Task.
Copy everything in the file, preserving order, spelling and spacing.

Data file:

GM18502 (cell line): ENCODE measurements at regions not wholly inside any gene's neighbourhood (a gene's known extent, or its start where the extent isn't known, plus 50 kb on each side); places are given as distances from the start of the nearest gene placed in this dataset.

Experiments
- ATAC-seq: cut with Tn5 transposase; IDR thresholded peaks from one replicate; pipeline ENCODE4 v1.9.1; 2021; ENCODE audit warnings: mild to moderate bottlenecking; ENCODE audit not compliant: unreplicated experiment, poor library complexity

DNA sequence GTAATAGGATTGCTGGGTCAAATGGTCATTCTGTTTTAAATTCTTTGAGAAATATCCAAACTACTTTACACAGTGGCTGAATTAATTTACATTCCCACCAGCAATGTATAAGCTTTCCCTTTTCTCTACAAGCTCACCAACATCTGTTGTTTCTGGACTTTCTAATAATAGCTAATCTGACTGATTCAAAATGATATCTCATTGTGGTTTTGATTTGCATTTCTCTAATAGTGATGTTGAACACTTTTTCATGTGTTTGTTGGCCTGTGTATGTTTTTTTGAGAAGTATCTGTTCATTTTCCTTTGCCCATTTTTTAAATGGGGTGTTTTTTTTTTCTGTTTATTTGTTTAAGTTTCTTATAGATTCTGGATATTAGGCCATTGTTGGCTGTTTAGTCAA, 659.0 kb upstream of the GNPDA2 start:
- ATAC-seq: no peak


GM18502 (cell line): ENCODE measurements at regions not wholly inside any gene's neighbourhood (a gene's known extent, or its start where the extent isn't known, plus 50 kb on each side); places are given as distances from the start of the nearest gene placed in this dataset.

Experiments
- ATAC-seq: cut with Tn5 transposase; IDR thresholded peaks from one replicate; pipeline ENCODE4 v1.9.1; 2021; ENCODE audit warnings: mild to moderate bottlenecking; ENCODE audit not compliant: unreplicated experiment, poor library complexity

DNA sequence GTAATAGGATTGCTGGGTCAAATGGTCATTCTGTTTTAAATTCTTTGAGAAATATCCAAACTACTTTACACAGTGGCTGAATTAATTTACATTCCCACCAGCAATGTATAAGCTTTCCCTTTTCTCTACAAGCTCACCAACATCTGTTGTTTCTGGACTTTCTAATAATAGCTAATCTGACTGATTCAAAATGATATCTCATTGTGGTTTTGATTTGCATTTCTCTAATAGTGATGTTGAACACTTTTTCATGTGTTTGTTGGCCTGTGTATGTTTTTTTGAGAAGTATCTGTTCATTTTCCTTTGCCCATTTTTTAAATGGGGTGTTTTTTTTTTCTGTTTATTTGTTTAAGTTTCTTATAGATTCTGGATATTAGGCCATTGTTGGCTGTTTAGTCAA, 659.0 kb upstream of the GNPDA2 start:
- ATAC-seq: no peak